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Yes, today’s column has an unbelievable addendum

by Tom Scott

Bio | Follow: @thescottslant


Posted on June 11, 2010 at 7:18 AM

Updated Friday, Jun 11 at 11:37 AM


Friday, June 11, 2010.
I went to the Crosby Stills & Nash concert last night in Eagle. I had never seen them in concert. But, as a 17-year-old rookie disc jockey, I played their first album on the radio when it was new in the summer of 1969. I got to thinking about the Boise of then and the Boise of now, not knowing what would happen about 15 hours later. At that time—and it really doesn’t seem that ancient to me—Boise State dreamed of the Big Sky Conference. It wasn’t even a member of the NCAA yet. The biggest games on the 1969 football schedule were Idaho State and Weber State. Then came the Big Sky in 1970, Division II in 1973, Division I-AA in 1978, the Big West and Division I-A in 1996, and the WAC in 2001. 
And today, here’s the Mountain West bringing this school in, with commissioner Craig Thompson explaining why his conference didn’t want to wait any longer: “It was to make sure we got Boise State University in the fold, and to make sure we added the value that Boise State brings—and then continue from there.” Thompson touted Boise State as giving his league four perennial Top 25 teams. Suite Judy Blue Turf.
Now, the original column:
Colorado to the Pac-10? We’re probably going to be asking this every day: is this good news for Boise State? Well, at first glance it’s better news than Nebraska moving to the Big Ten. For one thing, one of the Mountain West’s target schools is gone—there will be no unification of Colorado and Colorado State. For another, it’s a pre-emptive strike against Baylor and may put Texas in a pickle, forcing the Longhorns to go the Big Ten or SEC route. Texas A&M would probably go with them. Probably. And if those two head for the SEC, Oklahoma might, too. In that case, the idea of Utah moving to the Pac-10 would be revived. And the chances of Boise State going to the Mountain West would be improved. But, no so fast my friend.
George Schroeder of the Eugene Register-Guard has “one very good source” who says, “you can take (the Pac-16) to the bank. Meaning that Texas, Texas A&M, Oklahoma, Oklahoma State and Texas Tech are poised to join Colorado. That scenario, of course, leaves the Mountain West to be among those pitching Kansas, Kansas State, Baylor, Iowa State…and now, maybe Missouri? Again, at least three of those five would fight a move to the Mountain West ‘til the cows come home. Just wondering—wouldn’t the ACC be interested in at least Kansas, Kansas State and Missouri? Especially if Maryland bolts for the Big Ten? Can’t wait to see what happens between now and the next Scott Slant column Monday morning.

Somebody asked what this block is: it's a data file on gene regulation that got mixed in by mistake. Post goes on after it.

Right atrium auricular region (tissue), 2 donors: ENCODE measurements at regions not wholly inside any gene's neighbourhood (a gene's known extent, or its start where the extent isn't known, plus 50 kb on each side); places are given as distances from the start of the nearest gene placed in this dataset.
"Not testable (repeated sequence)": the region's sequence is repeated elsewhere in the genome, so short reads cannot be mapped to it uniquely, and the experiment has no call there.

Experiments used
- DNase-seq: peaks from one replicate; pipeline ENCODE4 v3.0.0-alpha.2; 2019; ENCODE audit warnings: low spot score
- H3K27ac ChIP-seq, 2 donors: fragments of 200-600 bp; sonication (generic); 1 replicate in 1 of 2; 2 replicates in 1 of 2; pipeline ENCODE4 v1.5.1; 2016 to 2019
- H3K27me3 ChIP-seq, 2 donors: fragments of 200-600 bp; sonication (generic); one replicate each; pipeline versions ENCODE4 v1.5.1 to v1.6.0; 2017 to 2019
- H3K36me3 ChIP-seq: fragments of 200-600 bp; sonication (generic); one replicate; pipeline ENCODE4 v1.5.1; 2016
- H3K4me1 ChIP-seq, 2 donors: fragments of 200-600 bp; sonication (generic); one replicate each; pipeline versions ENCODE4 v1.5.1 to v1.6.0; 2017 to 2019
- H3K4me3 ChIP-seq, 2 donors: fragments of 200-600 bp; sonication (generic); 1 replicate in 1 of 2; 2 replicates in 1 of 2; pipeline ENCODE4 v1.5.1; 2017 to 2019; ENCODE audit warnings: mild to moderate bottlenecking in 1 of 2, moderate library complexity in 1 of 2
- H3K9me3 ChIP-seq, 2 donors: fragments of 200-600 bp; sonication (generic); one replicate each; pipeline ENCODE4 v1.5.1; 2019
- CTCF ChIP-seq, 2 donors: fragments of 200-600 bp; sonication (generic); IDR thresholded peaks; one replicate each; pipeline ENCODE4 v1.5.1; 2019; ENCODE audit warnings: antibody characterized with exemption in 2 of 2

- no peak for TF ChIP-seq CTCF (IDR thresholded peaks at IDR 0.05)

Having grown up in a small Northern California logging community, Dan Hawkins has always been a Pac-10 guy. Now he hopes he can last long enough to be a Pac-10 coach. The former Boise State coach and current Colorado head man, 16-33 in four seasons in Boulder, is clearly on the hot seat with two seasons left in the Big 12 for CU. We are left to wonder why, after a 53-11 record at Boise State, it hasn’t worked for him down there. Meanwhile, helping this Buffalo migration happen may be the pinnacle of former Idaho athletic director Mike Bohn’s career. When the current Colorado AD leaked to one of his constituent groups last week that he expected CU to be invited to the Pac-10, it ends up he was talking about Colorado—not half of the Big 12 as a package.